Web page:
THE finance minister has disclosed that an incremental expenditure of at least Rs110bn will be required this fiscal year to meet the expenses arising from the military’s Operation Zarb-i-Azb under way in North Waziristan and its larger fallout.

Of this, he says, Rs75bn will be used for the operation and Rs35bn for IDPs, which presumably includes the cost of reconstruction in populated areas that have been destroyed by the bombing. This is an out-of-budget expense, meaning it was not programmed into the expenditure plan in June 2014. The fiscal deficit target, already under pressure from declining revenues, will probably need to be revised upwards, with commitments to the IMF and implications for the fiscal framework, and other areas of the budget from where resources will have to be freed up to pay for this incremental expenditure.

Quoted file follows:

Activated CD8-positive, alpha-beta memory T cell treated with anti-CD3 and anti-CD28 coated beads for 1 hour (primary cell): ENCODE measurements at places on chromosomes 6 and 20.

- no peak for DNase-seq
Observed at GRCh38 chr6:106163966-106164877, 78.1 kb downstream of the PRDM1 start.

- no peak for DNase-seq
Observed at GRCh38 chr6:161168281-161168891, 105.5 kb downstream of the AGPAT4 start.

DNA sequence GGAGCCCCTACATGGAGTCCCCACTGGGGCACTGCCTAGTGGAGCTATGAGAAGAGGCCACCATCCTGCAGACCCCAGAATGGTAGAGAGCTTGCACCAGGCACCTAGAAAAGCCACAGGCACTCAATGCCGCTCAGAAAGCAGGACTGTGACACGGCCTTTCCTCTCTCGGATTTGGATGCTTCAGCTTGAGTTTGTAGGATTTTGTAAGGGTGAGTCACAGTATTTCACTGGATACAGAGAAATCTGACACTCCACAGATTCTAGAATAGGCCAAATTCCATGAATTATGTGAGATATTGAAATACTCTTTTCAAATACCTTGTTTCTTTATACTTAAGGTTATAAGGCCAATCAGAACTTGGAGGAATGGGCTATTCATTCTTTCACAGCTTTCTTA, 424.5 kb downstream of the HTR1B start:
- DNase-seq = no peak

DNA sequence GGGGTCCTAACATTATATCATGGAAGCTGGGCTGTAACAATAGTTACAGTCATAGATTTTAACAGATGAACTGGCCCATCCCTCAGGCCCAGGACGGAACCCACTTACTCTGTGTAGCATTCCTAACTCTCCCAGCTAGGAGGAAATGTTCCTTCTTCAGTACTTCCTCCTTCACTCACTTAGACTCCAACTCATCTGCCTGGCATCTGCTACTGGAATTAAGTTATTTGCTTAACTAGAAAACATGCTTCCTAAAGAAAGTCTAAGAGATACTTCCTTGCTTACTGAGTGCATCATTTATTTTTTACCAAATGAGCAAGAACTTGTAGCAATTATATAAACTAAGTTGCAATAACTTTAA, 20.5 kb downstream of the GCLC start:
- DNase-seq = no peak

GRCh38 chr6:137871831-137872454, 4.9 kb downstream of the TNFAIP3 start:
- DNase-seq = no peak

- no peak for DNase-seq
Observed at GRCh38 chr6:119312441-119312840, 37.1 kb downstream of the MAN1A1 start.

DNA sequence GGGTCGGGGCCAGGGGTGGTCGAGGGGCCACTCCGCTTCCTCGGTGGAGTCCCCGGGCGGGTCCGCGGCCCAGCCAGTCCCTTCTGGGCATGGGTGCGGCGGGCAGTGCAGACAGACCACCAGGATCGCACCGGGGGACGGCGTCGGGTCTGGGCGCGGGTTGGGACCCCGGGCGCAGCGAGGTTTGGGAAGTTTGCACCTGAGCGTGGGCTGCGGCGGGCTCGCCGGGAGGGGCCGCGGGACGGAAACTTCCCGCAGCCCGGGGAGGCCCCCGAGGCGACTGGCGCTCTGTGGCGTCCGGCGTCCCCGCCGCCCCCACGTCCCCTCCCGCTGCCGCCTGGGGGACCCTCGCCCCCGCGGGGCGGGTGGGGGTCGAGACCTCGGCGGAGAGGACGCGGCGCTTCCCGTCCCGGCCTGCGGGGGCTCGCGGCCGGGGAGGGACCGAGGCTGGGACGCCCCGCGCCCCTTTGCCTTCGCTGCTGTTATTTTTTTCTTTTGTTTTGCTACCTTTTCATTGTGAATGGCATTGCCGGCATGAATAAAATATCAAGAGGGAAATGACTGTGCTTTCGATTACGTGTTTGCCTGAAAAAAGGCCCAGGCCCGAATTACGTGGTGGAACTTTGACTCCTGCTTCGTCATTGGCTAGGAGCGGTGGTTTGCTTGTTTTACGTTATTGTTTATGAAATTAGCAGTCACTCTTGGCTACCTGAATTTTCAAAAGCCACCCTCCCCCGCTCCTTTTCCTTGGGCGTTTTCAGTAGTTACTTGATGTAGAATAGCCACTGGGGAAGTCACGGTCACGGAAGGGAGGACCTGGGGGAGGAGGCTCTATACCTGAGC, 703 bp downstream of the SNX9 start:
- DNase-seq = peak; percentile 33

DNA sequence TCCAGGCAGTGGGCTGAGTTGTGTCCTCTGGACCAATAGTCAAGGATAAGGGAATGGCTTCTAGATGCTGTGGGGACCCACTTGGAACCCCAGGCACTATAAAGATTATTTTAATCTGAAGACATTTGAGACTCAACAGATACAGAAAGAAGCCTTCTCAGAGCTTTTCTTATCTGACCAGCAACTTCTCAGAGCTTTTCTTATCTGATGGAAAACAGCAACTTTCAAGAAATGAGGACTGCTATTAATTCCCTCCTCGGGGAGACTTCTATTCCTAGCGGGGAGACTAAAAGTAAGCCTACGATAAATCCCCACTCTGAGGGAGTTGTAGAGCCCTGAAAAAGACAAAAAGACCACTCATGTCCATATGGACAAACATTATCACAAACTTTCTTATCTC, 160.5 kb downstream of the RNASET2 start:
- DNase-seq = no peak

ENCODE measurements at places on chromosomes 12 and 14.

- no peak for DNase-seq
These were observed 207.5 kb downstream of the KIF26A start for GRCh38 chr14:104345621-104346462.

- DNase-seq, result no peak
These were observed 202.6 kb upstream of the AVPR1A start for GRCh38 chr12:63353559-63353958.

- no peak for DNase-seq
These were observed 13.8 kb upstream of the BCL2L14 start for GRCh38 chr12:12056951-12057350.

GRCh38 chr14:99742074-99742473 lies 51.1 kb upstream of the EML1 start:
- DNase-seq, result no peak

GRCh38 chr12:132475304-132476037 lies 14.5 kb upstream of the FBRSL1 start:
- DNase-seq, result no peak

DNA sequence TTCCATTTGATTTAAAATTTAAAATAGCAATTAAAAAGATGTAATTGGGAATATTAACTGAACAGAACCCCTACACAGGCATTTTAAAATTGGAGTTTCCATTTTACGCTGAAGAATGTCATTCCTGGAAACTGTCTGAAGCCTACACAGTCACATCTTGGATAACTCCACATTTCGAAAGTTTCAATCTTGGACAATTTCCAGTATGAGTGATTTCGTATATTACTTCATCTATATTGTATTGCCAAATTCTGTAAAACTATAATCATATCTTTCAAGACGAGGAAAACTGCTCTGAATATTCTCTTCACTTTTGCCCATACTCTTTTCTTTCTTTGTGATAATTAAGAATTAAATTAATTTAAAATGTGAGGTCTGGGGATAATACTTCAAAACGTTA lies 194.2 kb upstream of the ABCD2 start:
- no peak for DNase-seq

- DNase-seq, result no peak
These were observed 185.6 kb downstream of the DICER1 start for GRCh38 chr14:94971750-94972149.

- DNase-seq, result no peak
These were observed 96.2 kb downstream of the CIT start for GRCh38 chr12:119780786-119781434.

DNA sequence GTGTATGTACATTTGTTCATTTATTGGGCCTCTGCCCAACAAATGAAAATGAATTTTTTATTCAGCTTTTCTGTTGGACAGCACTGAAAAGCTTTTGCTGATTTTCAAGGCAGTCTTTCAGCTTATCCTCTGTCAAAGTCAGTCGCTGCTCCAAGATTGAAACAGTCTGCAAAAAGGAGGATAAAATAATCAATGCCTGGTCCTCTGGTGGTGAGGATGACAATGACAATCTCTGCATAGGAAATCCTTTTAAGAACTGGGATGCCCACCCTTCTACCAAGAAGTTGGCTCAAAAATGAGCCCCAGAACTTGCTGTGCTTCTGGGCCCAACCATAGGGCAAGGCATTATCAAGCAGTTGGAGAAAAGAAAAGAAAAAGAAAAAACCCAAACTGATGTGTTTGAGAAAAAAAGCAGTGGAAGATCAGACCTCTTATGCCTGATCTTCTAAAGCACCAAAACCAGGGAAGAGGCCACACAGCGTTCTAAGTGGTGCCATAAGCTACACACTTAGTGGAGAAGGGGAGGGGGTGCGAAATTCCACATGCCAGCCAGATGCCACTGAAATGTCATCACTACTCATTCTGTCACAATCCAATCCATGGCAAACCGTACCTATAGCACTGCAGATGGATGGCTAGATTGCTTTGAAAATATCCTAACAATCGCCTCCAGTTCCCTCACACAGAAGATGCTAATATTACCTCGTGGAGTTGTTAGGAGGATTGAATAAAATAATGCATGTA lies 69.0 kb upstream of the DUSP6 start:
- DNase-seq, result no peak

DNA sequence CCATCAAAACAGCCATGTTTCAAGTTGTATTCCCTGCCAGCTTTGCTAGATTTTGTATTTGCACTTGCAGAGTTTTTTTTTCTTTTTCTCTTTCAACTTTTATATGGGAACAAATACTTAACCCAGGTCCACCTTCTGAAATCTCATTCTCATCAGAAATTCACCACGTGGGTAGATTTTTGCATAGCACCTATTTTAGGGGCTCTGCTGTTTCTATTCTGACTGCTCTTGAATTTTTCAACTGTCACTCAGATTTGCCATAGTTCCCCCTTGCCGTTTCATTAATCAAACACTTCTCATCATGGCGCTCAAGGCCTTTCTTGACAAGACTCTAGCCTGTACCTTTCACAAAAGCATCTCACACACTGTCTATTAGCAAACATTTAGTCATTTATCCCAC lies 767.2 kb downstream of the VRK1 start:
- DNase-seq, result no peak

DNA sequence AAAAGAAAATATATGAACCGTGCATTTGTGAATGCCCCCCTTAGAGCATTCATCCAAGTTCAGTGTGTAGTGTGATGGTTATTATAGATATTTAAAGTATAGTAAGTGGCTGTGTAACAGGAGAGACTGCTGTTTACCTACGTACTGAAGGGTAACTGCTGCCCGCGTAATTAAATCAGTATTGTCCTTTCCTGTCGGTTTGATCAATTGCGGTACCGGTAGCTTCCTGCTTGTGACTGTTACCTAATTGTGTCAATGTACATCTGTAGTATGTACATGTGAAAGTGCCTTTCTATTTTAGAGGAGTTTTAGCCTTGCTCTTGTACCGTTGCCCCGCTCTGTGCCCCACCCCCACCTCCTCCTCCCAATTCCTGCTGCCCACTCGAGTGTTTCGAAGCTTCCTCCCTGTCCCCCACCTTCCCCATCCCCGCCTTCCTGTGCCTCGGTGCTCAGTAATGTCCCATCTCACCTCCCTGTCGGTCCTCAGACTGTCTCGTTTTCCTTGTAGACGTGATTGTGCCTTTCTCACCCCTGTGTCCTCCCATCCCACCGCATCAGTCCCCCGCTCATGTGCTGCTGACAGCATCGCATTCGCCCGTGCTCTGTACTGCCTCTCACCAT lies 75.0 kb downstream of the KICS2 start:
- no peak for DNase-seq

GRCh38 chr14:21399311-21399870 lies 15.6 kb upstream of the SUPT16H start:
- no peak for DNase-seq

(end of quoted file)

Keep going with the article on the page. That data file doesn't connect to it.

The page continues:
But the finance minister must try and obtain greater disclosures from the military about how this money is being spent, even if those numbers are not to be made public. The government can afford this expense given the nature of the threat, but since it has ramifications for other areas of the budget, and because it is an off-budget item, it is important that there be at least some oversight to ensure that it is being spent wisely. The figure appears to suggest that the military operation may be larger than what we have been led to believe, both in its present execution as well as its future scope. Reportedly, two divisions are involved in the operation, and if their expenses can add up to such a huge sum then it is essential for the government to raise the right questions regarding these expenditures. If the costs of mobilising a small number of divisions can escalate so rapidly, then one wonders what the expenses would be in the event of a larger conflict, and how far the fiscal framework can sustain them. It is hoped that our rulers will focus on these concerns as they proceed with their plans.

Published in Dawn January 14th , 2015

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